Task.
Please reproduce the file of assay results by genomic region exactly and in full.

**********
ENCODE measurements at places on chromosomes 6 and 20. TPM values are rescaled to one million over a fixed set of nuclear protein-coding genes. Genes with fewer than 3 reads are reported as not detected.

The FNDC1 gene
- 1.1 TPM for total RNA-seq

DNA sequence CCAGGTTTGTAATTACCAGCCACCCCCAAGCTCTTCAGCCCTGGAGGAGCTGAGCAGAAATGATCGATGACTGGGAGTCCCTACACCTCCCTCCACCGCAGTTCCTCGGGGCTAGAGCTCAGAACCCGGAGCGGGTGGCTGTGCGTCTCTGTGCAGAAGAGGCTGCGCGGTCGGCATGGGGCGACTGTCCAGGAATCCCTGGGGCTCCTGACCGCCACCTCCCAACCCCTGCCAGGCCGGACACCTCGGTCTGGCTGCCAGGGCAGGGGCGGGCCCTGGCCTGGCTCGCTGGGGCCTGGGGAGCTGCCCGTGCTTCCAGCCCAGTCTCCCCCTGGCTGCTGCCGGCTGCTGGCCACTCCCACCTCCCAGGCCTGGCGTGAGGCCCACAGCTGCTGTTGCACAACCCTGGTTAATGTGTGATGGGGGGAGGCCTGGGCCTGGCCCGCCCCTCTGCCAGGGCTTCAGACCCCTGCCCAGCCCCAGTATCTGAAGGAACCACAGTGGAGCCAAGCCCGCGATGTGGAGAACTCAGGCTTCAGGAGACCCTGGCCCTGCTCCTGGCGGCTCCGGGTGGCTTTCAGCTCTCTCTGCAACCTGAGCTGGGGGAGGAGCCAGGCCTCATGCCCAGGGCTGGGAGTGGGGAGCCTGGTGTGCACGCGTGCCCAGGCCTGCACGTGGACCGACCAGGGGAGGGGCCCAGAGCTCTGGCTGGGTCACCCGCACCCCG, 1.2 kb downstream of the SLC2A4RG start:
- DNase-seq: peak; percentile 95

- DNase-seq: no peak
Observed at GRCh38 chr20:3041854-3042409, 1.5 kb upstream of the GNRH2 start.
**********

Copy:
ENCODE measurements at places on chromosomes 6 and 20. TPM values are rescaled to one million over a fixed set of nuclear protein-coding genes. Genes with fewer than 3 reads are reported as not detected.

The FNDC1 gene
- 1.1 TPM for total RNA-seq

DNA sequence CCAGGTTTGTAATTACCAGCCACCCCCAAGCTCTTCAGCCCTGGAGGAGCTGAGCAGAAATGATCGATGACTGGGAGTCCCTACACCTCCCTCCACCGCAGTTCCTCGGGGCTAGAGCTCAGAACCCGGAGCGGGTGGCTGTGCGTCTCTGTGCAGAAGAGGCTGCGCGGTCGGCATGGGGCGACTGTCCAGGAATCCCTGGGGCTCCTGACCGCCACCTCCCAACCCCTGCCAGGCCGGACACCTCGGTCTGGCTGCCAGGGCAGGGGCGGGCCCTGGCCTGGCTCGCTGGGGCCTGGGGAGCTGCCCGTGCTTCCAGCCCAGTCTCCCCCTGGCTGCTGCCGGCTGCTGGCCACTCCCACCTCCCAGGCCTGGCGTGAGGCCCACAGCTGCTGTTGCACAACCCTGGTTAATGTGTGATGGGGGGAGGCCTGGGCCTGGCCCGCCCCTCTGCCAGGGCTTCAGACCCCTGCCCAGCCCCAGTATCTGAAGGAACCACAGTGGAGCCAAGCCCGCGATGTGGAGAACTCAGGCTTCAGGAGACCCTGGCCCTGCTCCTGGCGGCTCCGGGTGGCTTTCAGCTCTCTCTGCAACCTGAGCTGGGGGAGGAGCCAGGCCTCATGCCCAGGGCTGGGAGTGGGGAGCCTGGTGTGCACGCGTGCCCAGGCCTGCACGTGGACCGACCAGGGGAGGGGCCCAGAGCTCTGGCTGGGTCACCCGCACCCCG, 1.2 kb downstream of the SLC2A4RG start:
- DNase-seq: peak; percentile 95

- DNase-seq: no peak
Observed at GRCh38 chr20:3041854-3042409, 1.5 kb upstream of the GNRH2 start.